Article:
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(Reuters) - NBC Sports is reaping an unexpected dividend from the $2 billion bet it made on hockey three years ago as the NHL prepares for a rarity in sports - a championship matchup between teams from New York and Los Angeles, TV's two largest markets.
U.S. ratings for the best-of-seven Stanley Cup finals between the New York Rangers and the LA Kings have the potential to set a new record for the network, said Brad Adgate, research chief for media and advertising firm Horizon Media, though some media buyers say it will be hard to beat last year's Chicago Blackhawks win over the Boston Bruins in six games.
"It's not the Dodgers and Yankees or even Knicks and Lakers, but I think the ratings will be pretty strong, the best since NBC began covering the NHL in 2005," Adgate said.
The big-market matchup could not have come at a better time for the NHL as well as NBC Sports, which is owned by Comcast Corp. In 2011, the network signed a 10-year contract with the NHL, paying an estimated $1.8 billion to $2 billion to the league.
But at the beginning of the 2012-13 season, a labor dispute delayed the start of the season by three months, raising concerns that the casual American hockey fan would lose interest.
Despite the setback, the league showed signs of a quick comeback. Ratings increased for the 2013 Stanley Cup final making it the most watched final since 1994, and the NHL increased its TV exposure by expanding its roster of outdoor games, including two matchups featuring New York area teams staged at Yankee Stadium. It also introduced a fresh playoff format to set up more games among traditional rivals.
When the puck drops Wednesday for the Stanley Cup Final series between the Kings and the Rangers, the league looks healthy and its momentum is likely to build.
Teams from two largest U.S. TV markets have not faced off in a final of a major sport since 1981, when the LA Dodgers played the New York Yankees in baseball's World Series.
"It's been 33 years since you've had an LA-New York matchup," said Jon Miller, president of programming at NBC Sports and NBC Sports Network. "Those always attract a lot of attention and focus."
This year, total viewers in the first three rounds of the playoffs rose 11 percent from the previous year, according to Nielsen Research, at least in part because of competitive series and lots of overtime play. Advertising inventory is "pretty much all gone," NBC's Miller said.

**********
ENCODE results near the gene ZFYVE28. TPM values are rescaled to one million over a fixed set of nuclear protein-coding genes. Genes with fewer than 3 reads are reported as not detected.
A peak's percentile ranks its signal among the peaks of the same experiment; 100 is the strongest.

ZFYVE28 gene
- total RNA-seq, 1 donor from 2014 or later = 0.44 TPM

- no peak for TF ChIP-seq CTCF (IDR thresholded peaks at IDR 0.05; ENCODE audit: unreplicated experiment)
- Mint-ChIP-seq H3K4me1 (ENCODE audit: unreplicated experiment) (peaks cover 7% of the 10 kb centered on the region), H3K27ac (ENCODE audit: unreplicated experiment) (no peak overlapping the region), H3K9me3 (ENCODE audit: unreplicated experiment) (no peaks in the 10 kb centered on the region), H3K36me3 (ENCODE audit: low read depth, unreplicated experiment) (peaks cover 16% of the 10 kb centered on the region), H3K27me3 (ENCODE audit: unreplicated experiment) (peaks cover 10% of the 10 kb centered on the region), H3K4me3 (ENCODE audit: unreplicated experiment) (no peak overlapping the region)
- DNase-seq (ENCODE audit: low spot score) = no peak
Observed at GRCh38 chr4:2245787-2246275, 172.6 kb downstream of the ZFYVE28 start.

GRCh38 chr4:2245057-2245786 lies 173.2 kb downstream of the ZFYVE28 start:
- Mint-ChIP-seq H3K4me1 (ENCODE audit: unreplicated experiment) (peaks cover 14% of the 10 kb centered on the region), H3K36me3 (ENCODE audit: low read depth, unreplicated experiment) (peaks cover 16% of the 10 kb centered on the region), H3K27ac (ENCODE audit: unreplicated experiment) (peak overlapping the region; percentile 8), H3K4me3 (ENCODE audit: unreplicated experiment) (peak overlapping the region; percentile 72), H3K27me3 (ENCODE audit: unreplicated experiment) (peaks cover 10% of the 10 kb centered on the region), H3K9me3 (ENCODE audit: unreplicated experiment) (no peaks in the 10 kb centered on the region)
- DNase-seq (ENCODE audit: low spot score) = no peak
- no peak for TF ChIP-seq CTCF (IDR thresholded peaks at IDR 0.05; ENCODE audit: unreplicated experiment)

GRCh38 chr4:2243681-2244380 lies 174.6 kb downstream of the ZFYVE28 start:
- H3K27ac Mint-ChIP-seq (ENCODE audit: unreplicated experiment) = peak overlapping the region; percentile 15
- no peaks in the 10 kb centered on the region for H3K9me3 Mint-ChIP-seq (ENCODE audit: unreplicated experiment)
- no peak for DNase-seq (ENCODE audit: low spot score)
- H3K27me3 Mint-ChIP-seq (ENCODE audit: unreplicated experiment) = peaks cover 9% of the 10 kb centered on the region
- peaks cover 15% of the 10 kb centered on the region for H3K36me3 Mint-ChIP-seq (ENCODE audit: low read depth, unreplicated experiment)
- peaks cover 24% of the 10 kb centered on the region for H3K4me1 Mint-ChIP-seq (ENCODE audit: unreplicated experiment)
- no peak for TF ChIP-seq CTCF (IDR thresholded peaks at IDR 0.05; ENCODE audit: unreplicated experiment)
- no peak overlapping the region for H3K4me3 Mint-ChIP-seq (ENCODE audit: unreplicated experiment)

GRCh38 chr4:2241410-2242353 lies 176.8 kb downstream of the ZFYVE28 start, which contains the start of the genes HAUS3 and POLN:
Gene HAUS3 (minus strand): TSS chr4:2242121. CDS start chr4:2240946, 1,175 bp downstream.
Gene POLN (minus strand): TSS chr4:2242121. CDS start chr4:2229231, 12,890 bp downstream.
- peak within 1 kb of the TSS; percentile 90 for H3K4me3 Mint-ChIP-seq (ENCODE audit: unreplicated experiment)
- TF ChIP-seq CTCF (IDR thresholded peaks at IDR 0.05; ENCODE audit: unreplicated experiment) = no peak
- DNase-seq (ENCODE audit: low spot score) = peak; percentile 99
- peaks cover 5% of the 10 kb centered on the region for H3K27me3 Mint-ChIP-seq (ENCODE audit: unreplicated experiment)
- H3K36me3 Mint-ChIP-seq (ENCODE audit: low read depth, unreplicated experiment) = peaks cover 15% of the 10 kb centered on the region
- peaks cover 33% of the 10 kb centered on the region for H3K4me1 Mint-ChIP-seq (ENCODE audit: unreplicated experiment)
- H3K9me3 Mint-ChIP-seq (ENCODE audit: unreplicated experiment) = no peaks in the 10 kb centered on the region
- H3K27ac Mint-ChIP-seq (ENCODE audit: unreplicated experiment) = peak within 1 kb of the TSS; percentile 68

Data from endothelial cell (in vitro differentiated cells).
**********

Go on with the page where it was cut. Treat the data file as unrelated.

"Sponsors have to be happy with how compelling the NHL playoffs have been to date. Tight series, massive comebacks, great rivalries and overtime sudden-death hockey is unlike anything in sports," said Michael Neuman, managing partner of Scout Sports and Entertainment, the firm that negotiated Geico's NHL sponsorship deal.
NBC's Miller said a matchup between New York and Chicago, which lost to LA, might have driven higher ratings because Chicago has a larger hockey fan base than LA. Still, the LA Kings, which won the Stanley Cup in 2012, has a young and growing fan base, and the series has the potential to attract more casual viewers who want to sample hockey.
While ratings for the National Hockey League are strong in Canada, fewer Americans follow the sport. U.S. ratings trail those for the three other major professional U.S. sports - football, basketball and baseball.
Miller said ratings for Game 2 of the NHL championship series should benefit from Saturday's running of the Belmont Stakes horse race just before the hockey game. At the Belmont, California Chrome could become first horse since Affirmed in 1978 to win the Triple Crown of top races. In 2008, the last time a horse was vying for the Triple Crown, 13.1 million people tuned in, NBC said.
"In a perfect world, we'll have California Chrome winning the Triple Crown by a nose and then a big awards ceremony which goes right into Stanley Cup Game 2," Miller said.
Reporting by Liana B. Baker; Editing by Ronald Grover, Frank McGurty and Lisa Shumaker